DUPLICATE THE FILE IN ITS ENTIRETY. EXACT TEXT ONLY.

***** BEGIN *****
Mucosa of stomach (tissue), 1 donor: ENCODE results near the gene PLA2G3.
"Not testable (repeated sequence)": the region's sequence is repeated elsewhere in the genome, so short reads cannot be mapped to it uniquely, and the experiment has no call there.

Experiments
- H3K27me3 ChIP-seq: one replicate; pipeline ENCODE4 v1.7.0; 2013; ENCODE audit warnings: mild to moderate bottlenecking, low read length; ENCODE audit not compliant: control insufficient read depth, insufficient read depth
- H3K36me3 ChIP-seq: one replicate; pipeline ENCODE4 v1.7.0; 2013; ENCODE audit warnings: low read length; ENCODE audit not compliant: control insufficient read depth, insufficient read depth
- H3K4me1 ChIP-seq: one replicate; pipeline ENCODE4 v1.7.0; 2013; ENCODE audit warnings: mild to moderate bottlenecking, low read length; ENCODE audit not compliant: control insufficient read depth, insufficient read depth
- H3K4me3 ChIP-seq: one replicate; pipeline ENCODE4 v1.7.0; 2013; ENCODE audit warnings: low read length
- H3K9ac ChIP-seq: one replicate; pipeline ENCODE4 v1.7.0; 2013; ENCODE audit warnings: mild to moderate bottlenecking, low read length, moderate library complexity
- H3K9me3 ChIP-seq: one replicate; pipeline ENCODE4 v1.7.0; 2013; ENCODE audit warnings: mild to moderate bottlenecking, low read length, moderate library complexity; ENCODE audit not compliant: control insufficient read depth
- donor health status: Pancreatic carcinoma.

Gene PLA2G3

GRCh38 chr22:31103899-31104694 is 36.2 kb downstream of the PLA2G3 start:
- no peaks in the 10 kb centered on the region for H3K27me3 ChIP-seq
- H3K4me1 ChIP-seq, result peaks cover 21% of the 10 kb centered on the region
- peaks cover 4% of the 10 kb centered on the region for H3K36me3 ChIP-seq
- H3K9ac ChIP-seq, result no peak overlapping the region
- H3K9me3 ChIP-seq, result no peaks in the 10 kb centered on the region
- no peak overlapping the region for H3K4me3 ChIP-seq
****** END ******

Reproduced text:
Mucosa of stomach (tissue), 1 donor: ENCODE results near the gene PLA2G3.
"Not testable (repeated sequence)": the region's sequence is repeated elsewhere in the genome, so short reads cannot be mapped to it uniquely, and the experiment has no call there.

Experiments
- H3K27me3 ChIP-seq: one replicate; pipeline ENCODE4 v1.7.0; 2013; ENCODE audit warnings: mild to moderate bottlenecking, low read length; ENCODE audit not compliant: control insufficient read depth, insufficient read depth
- H3K36me3 ChIP-seq: one replicate; pipeline ENCODE4 v1.7.0; 2013; ENCODE audit warnings: low read length; ENCODE audit not compliant: control insufficient read depth, insufficient read depth
- H3K4me1 ChIP-seq: one replicate; pipeline ENCODE4 v1.7.0; 2013; ENCODE audit warnings: mild to moderate bottlenecking, low read length; ENCODE audit not compliant: control insufficient read depth, insufficient read depth
- H3K4me3 ChIP-seq: one replicate; pipeline ENCODE4 v1.7.0; 2013; ENCODE audit warnings: low read length
- H3K9ac ChIP-seq: one replicate; pipeline ENCODE4 v1.7.0; 2013; ENCODE audit warnings: mild to moderate bottlenecking, low read length, moderate library complexity
- H3K9me3 ChIP-seq: one replicate; pipeline ENCODE4 v1.7.0; 2013; ENCODE audit warnings: mild to moderate bottlenecking, low read length, moderate library complexity; ENCODE audit not compliant: control insufficient read depth
- donor health status: Pancreatic carcinoma.

Gene PLA2G3

GRCh38 chr22:31103899-31104694 is 36.2 kb downstream of the PLA2G3 start:
- no peaks in the 10 kb centered on the region for H3K27me3 ChIP-seq
- H3K4me1 ChIP-seq, result peaks cover 21% of the 10 kb centered on the region
- peaks cover 4% of the 10 kb centered on the region for H3K36me3 ChIP-seq
- H3K9ac ChIP-seq, result no peak overlapping the region
- H3K9me3 ChIP-seq, result no peaks in the 10 kb centered on the region
- no peak overlapping the region for H3K4me3 ChIP-seq